Trump Says Jump. His Supporters Ask, How High?

“In a head-spinning reversal,” Robert P. Jones, the C.E.O. of P.R.R.I., wrote in the July 2017 issue of The Atlantic,

white evangelicals went from being the least likely to the most likely group to agree that a candidate’s personal immorality has no bearing on his performance in public office.

What happened in the interim? The answer is obvious: the advent of Donald Trump.

There is more to this phenomenon than evangelical hypocrisy. Many Republican voters, including self-identified strong conservatives, are ready and willing to shift to the left if they’re told that that’s the direction Trump is moving.

Michael Barber and Jeremy C. Pope, political scientists at Brigham Young University, reported in their recent paper “Does Party Trump Ideology? Disentangling Party and Ideology in America,” that many Republican voters are:

malleable to the point of innocence, and self-reported expressions of ideological fealty are quickly abandoned for policies that — once endorsed by a well-known party leader — run contrary to that expressed ideology.

Those most willing to adjust their positions on ten issues ranging from abortion to guns to taxes are firm Republicans, Trump loyalists, self-identified conservatives and low information Republicans.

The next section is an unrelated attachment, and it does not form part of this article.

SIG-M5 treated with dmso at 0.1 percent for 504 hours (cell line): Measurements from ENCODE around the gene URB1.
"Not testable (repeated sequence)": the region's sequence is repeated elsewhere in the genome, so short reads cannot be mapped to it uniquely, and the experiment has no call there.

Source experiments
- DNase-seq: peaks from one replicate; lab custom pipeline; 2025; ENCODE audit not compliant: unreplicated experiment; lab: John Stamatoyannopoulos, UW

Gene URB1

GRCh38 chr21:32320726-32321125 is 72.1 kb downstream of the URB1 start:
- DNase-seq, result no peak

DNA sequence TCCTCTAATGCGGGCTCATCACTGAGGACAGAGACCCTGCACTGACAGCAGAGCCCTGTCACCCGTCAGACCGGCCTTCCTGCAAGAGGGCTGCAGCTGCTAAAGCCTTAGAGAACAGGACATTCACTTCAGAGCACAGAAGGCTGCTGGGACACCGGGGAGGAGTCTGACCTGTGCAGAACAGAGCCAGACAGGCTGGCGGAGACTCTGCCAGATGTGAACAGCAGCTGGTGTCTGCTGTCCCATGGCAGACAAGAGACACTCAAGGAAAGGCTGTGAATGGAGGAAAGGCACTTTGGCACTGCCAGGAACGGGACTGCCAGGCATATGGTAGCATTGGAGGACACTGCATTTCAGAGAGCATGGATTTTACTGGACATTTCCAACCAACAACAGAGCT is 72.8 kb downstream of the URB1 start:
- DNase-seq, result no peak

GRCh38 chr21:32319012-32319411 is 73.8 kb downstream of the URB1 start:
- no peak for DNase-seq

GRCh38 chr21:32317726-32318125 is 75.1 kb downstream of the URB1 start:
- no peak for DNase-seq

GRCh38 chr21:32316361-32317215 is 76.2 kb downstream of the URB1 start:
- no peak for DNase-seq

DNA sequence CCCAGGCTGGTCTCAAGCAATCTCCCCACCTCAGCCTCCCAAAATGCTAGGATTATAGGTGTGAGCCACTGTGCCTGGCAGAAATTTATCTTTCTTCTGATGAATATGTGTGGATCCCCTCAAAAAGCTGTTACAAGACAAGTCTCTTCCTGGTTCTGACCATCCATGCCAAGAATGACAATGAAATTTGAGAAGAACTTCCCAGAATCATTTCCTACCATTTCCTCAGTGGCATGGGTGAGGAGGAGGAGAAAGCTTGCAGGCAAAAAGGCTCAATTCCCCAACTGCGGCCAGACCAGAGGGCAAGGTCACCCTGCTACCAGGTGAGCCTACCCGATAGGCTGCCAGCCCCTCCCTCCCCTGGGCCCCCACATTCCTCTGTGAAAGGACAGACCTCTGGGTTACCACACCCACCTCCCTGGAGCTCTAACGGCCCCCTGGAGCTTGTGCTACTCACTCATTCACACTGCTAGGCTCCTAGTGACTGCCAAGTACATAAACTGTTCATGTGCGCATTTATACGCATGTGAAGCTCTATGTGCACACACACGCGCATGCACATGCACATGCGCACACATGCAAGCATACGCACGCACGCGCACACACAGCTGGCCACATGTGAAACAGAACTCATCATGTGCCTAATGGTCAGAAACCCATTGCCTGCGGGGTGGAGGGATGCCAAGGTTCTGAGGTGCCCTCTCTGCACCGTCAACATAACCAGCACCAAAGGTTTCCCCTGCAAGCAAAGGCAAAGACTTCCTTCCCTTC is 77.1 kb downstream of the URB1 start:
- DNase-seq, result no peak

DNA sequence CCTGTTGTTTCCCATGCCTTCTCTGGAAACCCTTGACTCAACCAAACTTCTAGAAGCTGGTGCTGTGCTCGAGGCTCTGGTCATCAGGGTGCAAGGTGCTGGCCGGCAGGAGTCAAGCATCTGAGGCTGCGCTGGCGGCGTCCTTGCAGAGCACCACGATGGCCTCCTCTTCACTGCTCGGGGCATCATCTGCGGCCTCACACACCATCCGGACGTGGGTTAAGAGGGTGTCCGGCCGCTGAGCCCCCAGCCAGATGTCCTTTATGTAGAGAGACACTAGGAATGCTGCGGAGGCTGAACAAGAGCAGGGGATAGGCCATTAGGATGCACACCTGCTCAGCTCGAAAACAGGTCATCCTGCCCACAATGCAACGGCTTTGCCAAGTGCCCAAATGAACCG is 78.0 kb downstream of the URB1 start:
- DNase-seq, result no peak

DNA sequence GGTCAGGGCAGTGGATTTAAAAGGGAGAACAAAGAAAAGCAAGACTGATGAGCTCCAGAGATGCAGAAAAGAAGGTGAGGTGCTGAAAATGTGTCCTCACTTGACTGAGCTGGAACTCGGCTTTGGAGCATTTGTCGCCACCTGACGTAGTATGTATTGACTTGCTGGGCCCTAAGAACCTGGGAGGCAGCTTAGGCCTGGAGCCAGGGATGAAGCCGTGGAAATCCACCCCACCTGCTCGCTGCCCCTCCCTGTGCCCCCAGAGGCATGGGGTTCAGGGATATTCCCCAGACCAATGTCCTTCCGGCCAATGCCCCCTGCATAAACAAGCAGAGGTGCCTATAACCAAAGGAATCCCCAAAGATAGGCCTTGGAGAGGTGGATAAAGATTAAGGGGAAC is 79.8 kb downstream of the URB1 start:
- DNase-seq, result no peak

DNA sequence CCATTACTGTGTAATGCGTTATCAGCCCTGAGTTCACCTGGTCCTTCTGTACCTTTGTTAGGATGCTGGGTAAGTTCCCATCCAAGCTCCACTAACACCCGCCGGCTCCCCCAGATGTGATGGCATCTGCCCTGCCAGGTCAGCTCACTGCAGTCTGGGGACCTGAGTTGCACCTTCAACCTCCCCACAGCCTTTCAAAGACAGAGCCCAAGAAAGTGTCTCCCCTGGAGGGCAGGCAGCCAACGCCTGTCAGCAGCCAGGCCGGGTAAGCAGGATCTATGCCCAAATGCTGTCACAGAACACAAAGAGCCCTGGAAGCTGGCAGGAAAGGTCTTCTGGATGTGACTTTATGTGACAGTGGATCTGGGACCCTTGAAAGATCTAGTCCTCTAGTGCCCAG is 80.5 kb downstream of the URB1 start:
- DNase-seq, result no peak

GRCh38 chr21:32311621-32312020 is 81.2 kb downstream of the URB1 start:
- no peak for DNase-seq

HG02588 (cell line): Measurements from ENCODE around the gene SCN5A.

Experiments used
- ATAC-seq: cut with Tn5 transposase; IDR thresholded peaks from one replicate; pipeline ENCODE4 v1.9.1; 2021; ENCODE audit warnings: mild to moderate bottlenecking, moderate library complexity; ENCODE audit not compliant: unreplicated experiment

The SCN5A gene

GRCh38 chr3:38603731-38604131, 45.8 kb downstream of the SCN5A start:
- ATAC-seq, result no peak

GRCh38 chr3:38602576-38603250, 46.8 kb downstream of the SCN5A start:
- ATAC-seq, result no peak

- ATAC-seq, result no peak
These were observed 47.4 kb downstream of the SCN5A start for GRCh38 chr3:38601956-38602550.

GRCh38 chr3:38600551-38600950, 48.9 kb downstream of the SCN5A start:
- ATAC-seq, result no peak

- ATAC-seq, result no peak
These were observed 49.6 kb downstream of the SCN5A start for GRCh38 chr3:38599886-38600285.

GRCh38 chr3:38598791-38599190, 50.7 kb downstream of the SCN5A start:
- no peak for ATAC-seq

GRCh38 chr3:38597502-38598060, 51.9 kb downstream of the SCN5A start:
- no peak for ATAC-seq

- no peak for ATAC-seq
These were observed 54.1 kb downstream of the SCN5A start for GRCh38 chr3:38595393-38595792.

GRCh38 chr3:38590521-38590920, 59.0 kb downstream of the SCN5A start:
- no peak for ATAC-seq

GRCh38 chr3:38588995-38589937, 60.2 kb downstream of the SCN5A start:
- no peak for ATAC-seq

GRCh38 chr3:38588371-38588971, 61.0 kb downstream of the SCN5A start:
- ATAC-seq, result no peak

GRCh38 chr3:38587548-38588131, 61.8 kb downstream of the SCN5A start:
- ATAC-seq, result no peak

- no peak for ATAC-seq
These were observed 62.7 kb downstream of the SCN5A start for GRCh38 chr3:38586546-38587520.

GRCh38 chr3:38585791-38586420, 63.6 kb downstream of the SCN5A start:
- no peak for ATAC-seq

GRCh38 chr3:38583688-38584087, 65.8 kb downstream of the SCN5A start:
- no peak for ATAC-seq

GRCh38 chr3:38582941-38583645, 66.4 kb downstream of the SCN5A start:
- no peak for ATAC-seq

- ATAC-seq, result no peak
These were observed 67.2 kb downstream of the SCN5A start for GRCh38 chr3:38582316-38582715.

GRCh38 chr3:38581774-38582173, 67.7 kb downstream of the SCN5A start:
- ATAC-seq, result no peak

The Barber-Pope study suggests that for many Republicans partisan identification is more a tribal affiliation than an ideological commitment.

Many partisans are, in effect, more aligned with the leader of their party than with the principles of the party. (Although Barber and Pope confined their study to Republicans, they note that Democrats may “react in similar ways given the right set of circumstances.”)

President Trump’s ability to slide his supporters to the left or right will face a major challenge if he lives up to what Democratic congressional leaders described on Wednesday night as the beginnings of an agreement to prevent the deportation of nearly 800,00 undocumented young immigrants and to strengthen border security without building a wall.

Barber and Pope’s paper expands on recent work by David E. Broockman and Daniel M. Butler, “The Causal Effects of Elite Position-Taking on Voter Attitudes,” which was published in the American Journal of Political Science. Broockman and Butler, who are political scientists at the Stanford Graduate School of Business and the University of California-San Diego, found that

Voters often adopted the positions legislators took, even when legislators offered…

Read the full article from the Source…

Leave a Reply

Your email address will not be published. Required fields are marked *